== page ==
Academic journal article Child Welfare

A Preventive Services Program Model for Preserving and Supporting Families over Time

Academic journal article Child Welfare

A Preventive Services Program Model for Preserving and Supporting Families over Time

Article excerpt

Selected findings from a three-year study are reported regarding a prospective sample of 189 families served by the Center for Family Life's preventive services program and the nature and results of the services the families received. The program combines elements of both family preservation and family support services to provide a comprehensive, individualized response to families in need and prevent the unnecessary placement of children in care. Four program elements correspond with those typically identified as characterizing family preservation programs, and three key program elements differentiate the Center's approach from other family preservation programs. These latter characteristics are more typically found in family support programs and address limitations of current family preservation programs as identified in the literature.

In this time of change in social policy and service delivery systems, the programmatic options available to address families' diverse and challenging needs and problems must be expanded [Kamerman 1996]. In the past two decades, two distinct program models have emerged to address the needs of vulnerable families: family preservation and family support. The first was specifically designed to prevent, through the provision of intensive brief services, the imminent out-of-home placement of children in families on the verge of breaking apart. The second was envisioned as providing a range of continuously available primary prevention services to all families who perceived themselves as needing such support. There are many families, however, whose needs place them somewhere on a continuum between these two extremes: families who are not yet at serious risk of breakdown, but whose needs and problems are too complex to be adequately addressed by family support services.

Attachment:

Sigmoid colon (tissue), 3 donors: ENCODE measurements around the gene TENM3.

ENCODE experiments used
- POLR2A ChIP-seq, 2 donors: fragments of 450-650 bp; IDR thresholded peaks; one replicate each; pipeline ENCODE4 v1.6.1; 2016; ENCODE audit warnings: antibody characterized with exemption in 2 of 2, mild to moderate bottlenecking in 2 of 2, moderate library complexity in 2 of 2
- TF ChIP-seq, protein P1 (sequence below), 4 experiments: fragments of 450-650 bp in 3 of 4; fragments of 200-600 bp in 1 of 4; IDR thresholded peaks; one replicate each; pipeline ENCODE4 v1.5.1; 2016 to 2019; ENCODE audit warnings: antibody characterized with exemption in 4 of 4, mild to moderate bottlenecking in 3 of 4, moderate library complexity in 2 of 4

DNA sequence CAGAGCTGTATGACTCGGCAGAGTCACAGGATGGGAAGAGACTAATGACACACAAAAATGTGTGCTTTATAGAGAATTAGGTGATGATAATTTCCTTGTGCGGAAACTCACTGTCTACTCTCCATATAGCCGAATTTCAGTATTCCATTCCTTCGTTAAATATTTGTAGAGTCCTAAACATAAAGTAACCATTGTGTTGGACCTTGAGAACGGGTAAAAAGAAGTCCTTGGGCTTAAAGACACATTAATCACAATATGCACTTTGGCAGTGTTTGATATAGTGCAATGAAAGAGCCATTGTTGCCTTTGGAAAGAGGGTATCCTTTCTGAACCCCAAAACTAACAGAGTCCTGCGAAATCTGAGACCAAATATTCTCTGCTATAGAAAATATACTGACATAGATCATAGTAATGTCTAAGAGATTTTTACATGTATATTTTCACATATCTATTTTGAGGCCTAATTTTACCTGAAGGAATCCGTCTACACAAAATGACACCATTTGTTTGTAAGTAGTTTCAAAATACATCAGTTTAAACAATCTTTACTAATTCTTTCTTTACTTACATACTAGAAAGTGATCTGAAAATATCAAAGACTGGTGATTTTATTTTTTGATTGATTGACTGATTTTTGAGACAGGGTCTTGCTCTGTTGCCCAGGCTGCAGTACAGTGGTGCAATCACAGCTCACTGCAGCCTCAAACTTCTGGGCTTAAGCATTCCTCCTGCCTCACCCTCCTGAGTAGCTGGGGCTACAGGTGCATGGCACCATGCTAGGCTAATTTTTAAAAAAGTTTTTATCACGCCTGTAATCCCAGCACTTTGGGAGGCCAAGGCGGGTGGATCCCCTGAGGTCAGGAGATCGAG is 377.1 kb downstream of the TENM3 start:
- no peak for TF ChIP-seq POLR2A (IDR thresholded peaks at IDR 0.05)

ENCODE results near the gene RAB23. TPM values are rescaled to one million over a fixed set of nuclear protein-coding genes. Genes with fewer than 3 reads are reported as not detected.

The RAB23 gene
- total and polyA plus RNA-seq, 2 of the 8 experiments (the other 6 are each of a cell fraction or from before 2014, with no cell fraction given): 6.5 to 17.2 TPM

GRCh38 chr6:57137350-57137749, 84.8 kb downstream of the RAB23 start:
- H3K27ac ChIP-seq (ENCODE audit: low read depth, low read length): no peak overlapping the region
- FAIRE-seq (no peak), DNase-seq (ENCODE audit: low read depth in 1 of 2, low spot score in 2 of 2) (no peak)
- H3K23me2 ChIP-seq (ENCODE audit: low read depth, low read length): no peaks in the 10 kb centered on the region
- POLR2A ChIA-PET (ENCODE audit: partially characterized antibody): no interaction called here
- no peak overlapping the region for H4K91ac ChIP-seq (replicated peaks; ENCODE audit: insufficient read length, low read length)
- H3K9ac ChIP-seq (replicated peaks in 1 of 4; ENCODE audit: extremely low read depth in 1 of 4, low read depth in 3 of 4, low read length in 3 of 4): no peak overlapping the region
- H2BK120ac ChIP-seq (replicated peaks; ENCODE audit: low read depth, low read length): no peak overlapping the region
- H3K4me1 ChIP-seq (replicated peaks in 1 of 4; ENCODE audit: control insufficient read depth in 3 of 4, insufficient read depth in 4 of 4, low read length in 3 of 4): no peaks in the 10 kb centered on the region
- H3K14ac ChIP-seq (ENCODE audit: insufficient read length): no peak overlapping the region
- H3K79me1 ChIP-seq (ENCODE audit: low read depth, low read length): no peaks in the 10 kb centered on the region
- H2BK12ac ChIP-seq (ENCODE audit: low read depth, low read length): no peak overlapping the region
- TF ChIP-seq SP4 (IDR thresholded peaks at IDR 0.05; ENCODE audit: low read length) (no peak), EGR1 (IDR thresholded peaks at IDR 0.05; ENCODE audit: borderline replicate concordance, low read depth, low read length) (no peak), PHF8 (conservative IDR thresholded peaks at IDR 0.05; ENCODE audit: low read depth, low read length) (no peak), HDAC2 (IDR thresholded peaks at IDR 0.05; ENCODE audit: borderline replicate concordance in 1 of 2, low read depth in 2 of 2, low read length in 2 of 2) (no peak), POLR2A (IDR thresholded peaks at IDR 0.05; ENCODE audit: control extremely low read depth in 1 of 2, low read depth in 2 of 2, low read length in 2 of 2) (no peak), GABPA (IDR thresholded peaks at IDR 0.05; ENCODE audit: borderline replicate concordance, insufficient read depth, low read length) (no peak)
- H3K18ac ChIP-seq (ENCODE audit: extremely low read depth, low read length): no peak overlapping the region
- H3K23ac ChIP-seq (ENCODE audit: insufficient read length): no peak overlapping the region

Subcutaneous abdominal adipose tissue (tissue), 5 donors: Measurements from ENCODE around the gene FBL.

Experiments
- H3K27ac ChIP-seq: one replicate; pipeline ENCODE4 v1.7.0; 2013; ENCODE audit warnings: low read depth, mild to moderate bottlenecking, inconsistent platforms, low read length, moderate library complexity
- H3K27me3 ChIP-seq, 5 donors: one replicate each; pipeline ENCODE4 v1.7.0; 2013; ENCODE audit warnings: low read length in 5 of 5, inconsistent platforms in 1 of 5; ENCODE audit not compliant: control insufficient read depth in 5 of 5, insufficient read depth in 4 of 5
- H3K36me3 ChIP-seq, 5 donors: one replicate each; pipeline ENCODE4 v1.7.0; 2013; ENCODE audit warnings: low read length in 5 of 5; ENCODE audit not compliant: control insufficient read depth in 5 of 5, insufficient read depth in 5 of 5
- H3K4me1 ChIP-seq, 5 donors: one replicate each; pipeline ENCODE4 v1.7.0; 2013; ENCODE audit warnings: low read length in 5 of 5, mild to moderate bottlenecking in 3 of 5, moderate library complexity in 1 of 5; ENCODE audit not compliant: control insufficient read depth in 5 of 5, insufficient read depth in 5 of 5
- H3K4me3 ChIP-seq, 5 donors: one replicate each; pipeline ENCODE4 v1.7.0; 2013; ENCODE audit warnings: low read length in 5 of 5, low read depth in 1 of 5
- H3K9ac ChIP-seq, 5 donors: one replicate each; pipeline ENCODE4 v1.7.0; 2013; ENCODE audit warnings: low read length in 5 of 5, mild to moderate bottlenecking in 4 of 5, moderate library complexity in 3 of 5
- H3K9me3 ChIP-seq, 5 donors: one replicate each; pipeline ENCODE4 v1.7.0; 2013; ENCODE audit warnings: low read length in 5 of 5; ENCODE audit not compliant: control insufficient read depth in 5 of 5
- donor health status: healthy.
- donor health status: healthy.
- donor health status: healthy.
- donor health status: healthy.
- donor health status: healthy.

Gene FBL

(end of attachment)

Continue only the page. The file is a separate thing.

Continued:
This article describes a program to prevent the unnecessary placement of children in out-of-home care. The program combines elements of both family preservation and family support services into a comprehensive yet individualized response to families in need. The description draws upon the findings from a threeyear study of the Center for Family Life in Sunset Park, Brooklyn, funded by the Annie E. Casey Foundation.l The discussion focuses specifically on the Center's preventive program, a core service in this multiservice community-based agency.

Selected study findings are reported regarding a prospective sample of 189 families served by this program and the nature and results of the services they received. Study sample families received services directly and through intra- and interagency referrals by a social worker in the preventive program. At the conclusion of the study's data collection phase (30 months), almost all (98.6%) of the 423 study sample children remained with their families. All five families in which a child had been placed continued to receive Center services either in the preventive program, the neighborhood foster care program, or other Center programs. In addition, 87.9% of the sample families' service needs had been addressed. This model provides a prototype for delivering comprehensive, integrated, and individualized services required by families with complex and varying sets of needs and problems.

Family Preservation and Family Support Programs:

Two Models for Serving Families

Even a cursory reading of the professional literature in the 1990s reveals the extent of the ongoing effort to identify programs and practice approaches that preserve families and prevent children's unnecessary placement in out-of-home care. Beneficial effects of family preservation services have been reported [Berry 1992; Cole & Duva 1990; Feldman 1990; Fraser et al. 1991; Fraser et al. 1997; Jones et al.1976; Kinney et al.1991; Kinney et al.1977; McCroskey & Meezan 1997; Wells & Whittington 1993]. Many difficulties and issues, however, have been identified in defining and measuring service effects [Fraser et al. …

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